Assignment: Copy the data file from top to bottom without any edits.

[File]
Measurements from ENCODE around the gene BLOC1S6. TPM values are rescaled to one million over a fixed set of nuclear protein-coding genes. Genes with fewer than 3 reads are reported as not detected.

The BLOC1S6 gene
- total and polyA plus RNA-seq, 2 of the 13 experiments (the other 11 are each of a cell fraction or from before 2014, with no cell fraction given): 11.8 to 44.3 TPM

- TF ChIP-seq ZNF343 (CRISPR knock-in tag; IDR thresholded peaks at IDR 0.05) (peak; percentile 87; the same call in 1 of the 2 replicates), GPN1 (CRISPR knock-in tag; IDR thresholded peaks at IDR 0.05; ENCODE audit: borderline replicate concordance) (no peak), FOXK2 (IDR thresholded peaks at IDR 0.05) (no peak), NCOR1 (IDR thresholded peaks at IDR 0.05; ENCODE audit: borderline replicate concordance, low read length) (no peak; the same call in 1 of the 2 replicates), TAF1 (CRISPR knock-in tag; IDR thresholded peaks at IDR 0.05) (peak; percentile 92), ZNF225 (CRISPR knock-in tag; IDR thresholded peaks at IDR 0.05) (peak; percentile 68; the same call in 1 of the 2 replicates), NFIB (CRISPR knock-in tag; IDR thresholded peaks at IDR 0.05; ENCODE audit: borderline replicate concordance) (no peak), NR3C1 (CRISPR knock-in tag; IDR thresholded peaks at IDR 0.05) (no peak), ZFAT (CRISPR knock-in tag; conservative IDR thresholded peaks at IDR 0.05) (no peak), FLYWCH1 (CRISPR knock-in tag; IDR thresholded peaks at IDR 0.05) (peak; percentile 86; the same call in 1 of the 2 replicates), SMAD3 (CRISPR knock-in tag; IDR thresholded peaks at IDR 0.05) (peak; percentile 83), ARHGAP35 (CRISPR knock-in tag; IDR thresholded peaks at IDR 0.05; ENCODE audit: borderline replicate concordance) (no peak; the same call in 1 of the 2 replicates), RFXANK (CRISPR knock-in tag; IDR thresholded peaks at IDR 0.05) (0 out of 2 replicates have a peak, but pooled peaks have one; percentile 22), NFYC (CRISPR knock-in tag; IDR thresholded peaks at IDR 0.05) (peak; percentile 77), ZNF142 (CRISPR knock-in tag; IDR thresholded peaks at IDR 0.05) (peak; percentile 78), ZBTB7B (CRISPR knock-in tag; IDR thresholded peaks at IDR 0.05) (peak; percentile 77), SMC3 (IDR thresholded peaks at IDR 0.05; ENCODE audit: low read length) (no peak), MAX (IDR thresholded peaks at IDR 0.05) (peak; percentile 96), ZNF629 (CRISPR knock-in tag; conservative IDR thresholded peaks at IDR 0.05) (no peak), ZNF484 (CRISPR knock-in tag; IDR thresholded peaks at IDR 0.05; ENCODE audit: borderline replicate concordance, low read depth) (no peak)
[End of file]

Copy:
Measurements from ENCODE around the gene BLOC1S6. TPM values are rescaled to one million over a fixed set of nuclear protein-coding genes. Genes with fewer than 3 reads are reported as not detected.

The BLOC1S6 gene
- total and polyA plus RNA-seq, 2 of the 13 experiments (the other 11 are each of a cell fraction or from before 2014, with no cell fraction given): 11.8 to 44.3 TPM

- TF ChIP-seq ZNF343 (CRISPR knock-in tag; IDR thresholded peaks at IDR 0.05) (peak; percentile 87; the same call in 1 of the 2 replicates), GPN1 (CRISPR knock-in tag; IDR thresholded peaks at IDR 0.05; ENCODE audit: borderline replicate concordance) (no peak), FOXK2 (IDR thresholded peaks at IDR 0.05) (no peak), NCOR1 (IDR thresholded peaks at IDR 0.05; ENCODE audit: borderline replicate concordance, low read length) (no peak; the same call in 1 of the 2 replicates), TAF1 (CRISPR knock-in tag; IDR thresholded peaks at IDR 0.05) (peak; percentile 92), ZNF225 (CRISPR knock-in tag; IDR thresholded peaks at IDR 0.05) (peak; percentile 68; the same call in 1 of the 2 replicates), NFIB (CRISPR knock-in tag; IDR thresholded peaks at IDR 0.05; ENCODE audit: borderline replicate concordance) (no peak), NR3C1 (CRISPR knock-in tag; IDR thresholded peaks at IDR 0.05) (no peak), ZFAT (CRISPR knock-in tag; conservative IDR thresholded peaks at IDR 0.05) (no peak), FLYWCH1 (CRISPR knock-in tag; IDR thresholded peaks at IDR 0.05) (peak; percentile 86; the same call in 1 of the 2 replicates), SMAD3 (CRISPR knock-in tag; IDR thresholded peaks at IDR 0.05) (peak; percentile 83), ARHGAP35 (CRISPR knock-in tag; IDR thresholded peaks at IDR 0.05; ENCODE audit: borderline replicate concordance) (no peak; the same call in 1 of the 2 replicates), RFXANK (CRISPR knock-in tag; IDR thresholded peaks at IDR 0.05) (0 out of 2 replicates have a peak, but pooled peaks have one; percentile 22), NFYC (CRISPR knock-in tag; IDR thresholded peaks at IDR 0.05) (peak; percentile 77), ZNF142 (CRISPR knock-in tag; IDR thresholded peaks at IDR 0.05) (peak; percentile 78), ZBTB7B (CRISPR knock-in tag; IDR thresholded peaks at IDR 0.05) (peak; percentile 77), SMC3 (IDR thresholded peaks at IDR 0.05; ENCODE audit: low read length) (no peak), MAX (IDR thresholded peaks at IDR 0.05) (peak; percentile 96), ZNF629 (CRISPR knock-in tag; conservative IDR thresholded peaks at IDR 0.05) (no peak), ZNF484 (CRISPR knock-in tag; IDR thresholded peaks at IDR 0.05; ENCODE audit: borderline replicate concordance, low read depth) (no peak)